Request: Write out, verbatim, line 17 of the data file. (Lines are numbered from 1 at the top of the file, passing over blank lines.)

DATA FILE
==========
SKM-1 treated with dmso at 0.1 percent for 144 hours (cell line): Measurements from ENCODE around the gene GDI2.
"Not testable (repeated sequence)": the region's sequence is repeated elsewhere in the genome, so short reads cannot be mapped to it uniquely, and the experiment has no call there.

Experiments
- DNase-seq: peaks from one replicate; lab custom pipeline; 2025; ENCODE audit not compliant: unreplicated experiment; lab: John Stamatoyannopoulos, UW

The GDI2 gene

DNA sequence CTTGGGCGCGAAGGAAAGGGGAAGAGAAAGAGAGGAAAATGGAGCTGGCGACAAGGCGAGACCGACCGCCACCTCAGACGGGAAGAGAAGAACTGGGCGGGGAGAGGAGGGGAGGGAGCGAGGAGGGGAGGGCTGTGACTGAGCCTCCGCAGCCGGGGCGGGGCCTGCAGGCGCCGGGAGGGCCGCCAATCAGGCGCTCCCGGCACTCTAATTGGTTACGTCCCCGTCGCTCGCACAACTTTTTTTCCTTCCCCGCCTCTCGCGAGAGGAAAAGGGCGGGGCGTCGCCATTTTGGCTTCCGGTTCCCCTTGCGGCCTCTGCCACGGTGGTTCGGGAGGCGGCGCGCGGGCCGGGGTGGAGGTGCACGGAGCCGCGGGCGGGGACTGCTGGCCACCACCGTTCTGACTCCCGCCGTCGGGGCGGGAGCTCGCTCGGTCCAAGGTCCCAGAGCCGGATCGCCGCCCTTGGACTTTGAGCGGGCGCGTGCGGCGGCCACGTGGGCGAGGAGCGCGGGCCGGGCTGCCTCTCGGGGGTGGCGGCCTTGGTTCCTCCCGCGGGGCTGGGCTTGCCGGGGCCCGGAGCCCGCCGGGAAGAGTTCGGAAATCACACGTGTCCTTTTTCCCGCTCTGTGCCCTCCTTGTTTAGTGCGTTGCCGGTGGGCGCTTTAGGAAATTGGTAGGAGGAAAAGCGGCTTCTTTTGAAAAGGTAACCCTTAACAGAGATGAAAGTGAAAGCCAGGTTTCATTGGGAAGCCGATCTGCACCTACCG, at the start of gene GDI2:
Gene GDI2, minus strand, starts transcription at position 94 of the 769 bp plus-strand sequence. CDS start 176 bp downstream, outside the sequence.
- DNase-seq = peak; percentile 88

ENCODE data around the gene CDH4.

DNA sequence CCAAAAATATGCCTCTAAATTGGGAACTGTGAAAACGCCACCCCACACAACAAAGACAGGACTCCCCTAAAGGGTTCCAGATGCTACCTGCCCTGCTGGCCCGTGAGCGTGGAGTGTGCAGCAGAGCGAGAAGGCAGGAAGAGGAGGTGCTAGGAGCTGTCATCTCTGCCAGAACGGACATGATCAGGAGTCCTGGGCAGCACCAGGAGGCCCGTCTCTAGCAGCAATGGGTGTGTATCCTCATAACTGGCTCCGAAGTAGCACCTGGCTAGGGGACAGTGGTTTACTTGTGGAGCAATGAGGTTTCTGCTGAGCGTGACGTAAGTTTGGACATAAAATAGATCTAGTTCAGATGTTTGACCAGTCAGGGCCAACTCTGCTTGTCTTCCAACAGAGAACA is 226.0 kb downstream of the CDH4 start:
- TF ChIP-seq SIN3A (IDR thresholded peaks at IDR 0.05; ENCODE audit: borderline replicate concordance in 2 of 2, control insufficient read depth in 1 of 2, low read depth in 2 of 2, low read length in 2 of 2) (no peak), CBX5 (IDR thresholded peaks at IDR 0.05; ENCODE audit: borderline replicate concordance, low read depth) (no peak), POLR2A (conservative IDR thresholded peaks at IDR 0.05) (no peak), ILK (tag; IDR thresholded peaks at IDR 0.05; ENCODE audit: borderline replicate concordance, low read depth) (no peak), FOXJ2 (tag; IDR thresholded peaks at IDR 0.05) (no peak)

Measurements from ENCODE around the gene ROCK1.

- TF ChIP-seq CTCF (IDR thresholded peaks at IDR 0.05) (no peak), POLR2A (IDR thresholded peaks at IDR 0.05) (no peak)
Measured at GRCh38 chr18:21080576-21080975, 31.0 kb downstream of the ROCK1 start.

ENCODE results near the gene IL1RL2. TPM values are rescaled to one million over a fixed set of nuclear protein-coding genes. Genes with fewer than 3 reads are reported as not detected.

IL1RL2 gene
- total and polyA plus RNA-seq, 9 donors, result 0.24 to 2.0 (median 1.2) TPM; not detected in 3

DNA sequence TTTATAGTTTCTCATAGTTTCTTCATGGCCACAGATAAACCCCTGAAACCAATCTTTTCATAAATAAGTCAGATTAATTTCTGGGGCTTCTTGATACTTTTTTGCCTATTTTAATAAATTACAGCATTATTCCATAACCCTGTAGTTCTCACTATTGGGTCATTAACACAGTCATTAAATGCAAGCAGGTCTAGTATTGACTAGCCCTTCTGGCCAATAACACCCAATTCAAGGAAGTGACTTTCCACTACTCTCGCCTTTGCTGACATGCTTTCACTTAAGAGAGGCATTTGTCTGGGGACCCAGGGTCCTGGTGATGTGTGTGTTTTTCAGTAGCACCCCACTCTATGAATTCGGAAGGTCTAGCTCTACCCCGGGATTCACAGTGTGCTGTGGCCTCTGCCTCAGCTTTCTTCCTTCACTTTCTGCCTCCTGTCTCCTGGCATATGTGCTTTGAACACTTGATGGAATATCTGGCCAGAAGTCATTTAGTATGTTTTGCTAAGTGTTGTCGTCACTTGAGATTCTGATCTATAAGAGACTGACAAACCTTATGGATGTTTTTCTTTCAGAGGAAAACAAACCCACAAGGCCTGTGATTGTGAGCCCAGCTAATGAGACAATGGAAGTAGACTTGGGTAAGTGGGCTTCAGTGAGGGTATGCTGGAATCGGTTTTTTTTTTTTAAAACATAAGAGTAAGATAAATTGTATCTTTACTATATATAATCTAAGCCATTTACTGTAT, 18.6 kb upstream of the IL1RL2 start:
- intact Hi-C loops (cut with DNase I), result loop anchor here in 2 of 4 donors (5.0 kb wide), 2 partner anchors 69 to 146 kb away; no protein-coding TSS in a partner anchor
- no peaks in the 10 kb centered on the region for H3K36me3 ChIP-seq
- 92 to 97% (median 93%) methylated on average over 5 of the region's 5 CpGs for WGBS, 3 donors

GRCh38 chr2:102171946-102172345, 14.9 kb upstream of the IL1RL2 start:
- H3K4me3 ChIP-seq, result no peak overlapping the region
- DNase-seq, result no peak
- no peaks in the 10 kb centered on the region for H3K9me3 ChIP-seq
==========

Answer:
- total and polyA plus RNA-seq, 9 donors, result 0.24 to 2.0 (median 1.2) TPM; not detected in 3